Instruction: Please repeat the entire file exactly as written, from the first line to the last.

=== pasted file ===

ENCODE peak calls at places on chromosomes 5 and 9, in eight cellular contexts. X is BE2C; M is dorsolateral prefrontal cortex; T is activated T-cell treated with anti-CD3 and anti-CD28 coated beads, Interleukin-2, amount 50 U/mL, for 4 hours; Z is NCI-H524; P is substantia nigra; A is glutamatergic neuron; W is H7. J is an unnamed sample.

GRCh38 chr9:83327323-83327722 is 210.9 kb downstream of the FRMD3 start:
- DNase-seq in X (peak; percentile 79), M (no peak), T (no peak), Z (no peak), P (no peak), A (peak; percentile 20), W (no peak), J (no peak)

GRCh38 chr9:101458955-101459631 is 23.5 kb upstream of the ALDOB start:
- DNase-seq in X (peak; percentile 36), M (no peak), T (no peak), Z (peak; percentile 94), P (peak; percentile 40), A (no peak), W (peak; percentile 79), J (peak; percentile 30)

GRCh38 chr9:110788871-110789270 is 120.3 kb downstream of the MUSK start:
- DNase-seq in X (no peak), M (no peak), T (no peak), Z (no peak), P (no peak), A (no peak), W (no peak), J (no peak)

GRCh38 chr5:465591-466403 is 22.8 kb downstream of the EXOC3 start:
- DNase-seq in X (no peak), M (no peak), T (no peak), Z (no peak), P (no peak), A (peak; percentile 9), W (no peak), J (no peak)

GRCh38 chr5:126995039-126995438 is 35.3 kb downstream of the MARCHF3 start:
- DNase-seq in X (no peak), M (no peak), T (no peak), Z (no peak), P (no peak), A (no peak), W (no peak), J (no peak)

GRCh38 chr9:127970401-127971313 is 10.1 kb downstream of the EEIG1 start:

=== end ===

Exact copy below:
ENCODE peak calls at places on chromosomes 5 and 9, in eight cellular contexts. X is BE2C; M is dorsolateral prefrontal cortex; T is activated T-cell treated with anti-CD3 and anti-CD28 coated beads, Interleukin-2, amount 50 U/mL, for 4 hours; Z is NCI-H524; P is substantia nigra; A is glutamatergic neuron; W is H7. J is an unnamed sample.

GRCh38 chr9:83327323-83327722 is 210.9 kb downstream of the FRMD3 start:
- DNase-seq in X (peak; percentile 79), M (no peak), T (no peak), Z (no peak), P (no peak), A (peak; percentile 20), W (no peak), J (no peak)

GRCh38 chr9:101458955-101459631 is 23.5 kb upstream of the ALDOB start:
- DNase-seq in X (peak; percentile 36), M (no peak), T (no peak), Z (peak; percentile 94), P (peak; percentile 40), A (no peak), W (peak; percentile 79), J (peak; percentile 30)

GRCh38 chr9:110788871-110789270 is 120.3 kb downstream of the MUSK start:
- DNase-seq in X (no peak), M (no peak), T (no peak), Z (no peak), P (no peak), A (no peak), W (no peak), J (no peak)

GRCh38 chr5:465591-466403 is 22.8 kb downstream of the EXOC3 start:
- DNase-seq in X (no peak), M (no peak), T (no peak), Z (no peak), P (no peak), A (peak; percentile 9), W (no peak), J (no peak)

GRCh38 chr5:126995039-126995438 is 35.3 kb downstream of the MARCHF3 start:
- DNase-seq in X (no peak), M (no peak), T (no peak), Z (no peak), P (no peak), A (no peak), W (no peak), J (no peak)

GRCh38 chr9:127970401-127971313 is 10.1 kb downstream of the EEIG1 start: